The magazine, High Times, has survived as an icon of dope culture, and Kennedy, a criminal defense lawyer, has improbably ended up as its controlling owner. Now, with marijuana legal in some form in 22 states, the counterculture institution is aiming to raise $300 million for the High Times Growth Fund, which will make private equity investments in the marijuana business.

In Montana, lives are still being destroyed because of prohibition. But that won’t stop the Missoulian from having a little fun with a headline—2 Stoners Face Marijuana Charges After Corvallis Bust:

Two members of the Stoner family were charged with growing marijuana at their family home in Corvallis this week.

Rodney Ray Stoner, 57 and his son, Adam Lee Stoner, 24, appeared this week before Ravalli County Justice of the Peace Robin Clute on felony drug charges after Ravalli County sheriff’s deputies allegedly discovered a grow operation at the elder Stoner’s home.

The charging affidavit in the case said a former Baltimore law enforcement officer and a relative of the Stoners tipped off law enforcement to the alleged grow operation at 877 McWilliams Drive.

Stoner, ha fucking ha ha. Too bad this family will now be financially decimated fighting felony charges. Facing serious time in prison, a plea bargain is likely. Maybe the Missoulian could do some work putting some numbers together regarding what it costs our state to prosecute, incarcerate and/or supervise (probation) people involved in non-violent marijuana production, sales and use (not to mention lost productivity of the people who have their lives destroyed). Just a thought.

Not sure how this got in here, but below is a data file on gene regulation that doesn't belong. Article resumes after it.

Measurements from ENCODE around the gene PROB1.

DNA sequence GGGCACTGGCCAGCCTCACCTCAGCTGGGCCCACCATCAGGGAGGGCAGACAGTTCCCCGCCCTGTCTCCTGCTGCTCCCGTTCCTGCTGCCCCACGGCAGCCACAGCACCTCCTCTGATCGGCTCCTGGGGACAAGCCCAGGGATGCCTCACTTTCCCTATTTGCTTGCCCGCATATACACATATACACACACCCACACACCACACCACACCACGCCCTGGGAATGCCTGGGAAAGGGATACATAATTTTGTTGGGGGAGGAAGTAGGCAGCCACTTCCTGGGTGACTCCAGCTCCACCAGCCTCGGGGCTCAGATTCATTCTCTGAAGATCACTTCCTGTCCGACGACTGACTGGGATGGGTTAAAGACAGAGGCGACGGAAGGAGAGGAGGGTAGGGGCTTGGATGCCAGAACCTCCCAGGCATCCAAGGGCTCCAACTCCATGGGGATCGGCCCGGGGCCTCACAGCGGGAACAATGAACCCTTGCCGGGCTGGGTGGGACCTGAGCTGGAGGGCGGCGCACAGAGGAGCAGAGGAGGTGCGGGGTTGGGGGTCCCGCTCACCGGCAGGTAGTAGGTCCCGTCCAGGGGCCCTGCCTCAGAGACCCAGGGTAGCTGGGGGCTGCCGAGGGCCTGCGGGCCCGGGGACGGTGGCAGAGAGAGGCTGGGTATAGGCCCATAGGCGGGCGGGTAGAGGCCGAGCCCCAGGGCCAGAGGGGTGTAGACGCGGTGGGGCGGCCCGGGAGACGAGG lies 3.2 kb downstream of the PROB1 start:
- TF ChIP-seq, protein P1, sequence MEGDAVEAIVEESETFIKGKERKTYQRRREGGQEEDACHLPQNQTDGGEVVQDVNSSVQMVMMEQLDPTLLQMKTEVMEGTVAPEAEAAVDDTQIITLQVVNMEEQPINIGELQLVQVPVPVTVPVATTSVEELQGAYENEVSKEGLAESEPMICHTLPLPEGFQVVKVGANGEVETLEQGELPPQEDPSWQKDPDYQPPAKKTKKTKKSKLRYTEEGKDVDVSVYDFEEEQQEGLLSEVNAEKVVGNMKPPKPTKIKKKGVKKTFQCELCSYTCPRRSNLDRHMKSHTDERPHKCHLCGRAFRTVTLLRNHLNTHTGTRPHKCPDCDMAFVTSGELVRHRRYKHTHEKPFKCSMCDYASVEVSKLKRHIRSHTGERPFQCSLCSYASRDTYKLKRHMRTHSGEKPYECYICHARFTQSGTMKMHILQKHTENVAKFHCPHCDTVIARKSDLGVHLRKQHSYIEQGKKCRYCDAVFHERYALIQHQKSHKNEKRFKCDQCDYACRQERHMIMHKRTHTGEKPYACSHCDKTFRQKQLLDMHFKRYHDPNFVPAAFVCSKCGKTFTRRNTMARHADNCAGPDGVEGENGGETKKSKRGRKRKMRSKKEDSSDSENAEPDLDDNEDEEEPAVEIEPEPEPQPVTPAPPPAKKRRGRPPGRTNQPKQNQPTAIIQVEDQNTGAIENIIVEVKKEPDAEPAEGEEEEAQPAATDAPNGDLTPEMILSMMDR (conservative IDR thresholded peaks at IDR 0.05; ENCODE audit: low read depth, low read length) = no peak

Instead of being a criminal, in Colorado I was a customer who paid just over $120 dollars for 6 grams of cannabis. The taxes are steep, but that’s going to be the main incentive for municipalities still on the fence about whether or not to join the Colorado experiment. One of the staff members in the store I talked to said sales in just the month of June was around 24 million dollars (I believe he meant state-wide, not just one store). That’s impressive.

The tide has shifted. It never made sense to enforce cannabis prohibition, but now the economic landscape makes it almost unfeasible to continue paying for enforcement. Instead, we should be focusing more on the dangers of drugs like prescription pain pills and alcohol.

I doubt sanity will penetrate our state legislature any time soon, but maybe our newspapers can stop facilitating shady groups like Safe Community, Safe Kids. That link is to a great post from Montanafesto because apparently it takes unpaid bloggers to do the work reporters should be doing, but can’t when it doesn’t fall in line with the agenda of their corporate paymasters.

  1. evdebs

    Alaska votes on legalizing weed in November. It was the first state to legalize medical marijuana about 16 years ago. The turnout may get Democratic Senator Mark Begich reelected.

  2. larry kurtz

    John Walsh has exactly zero to lose by advancing cannabis toward legislation.

  3. Craig Moore

    Given the public nature of this post, I hope you DID NOT bring weed from Colorado to Montana. That would be consider federal drug trafficking and a felony.

    • lizard19

      unlike conservative legislator Alan Hale, I’m not defending committing crimes (in his case, driving drunk) as a “way of life”. I do wish small government, free-market conservatives in Montana would be a little more consistent when it comes to the business potential of cannabis. it’s just a matter of time.

      • Craig Moore

        Committing a federal felony has nothing to do with Montana attitudes. Really, Lizard, you have doubly screwed the pooch.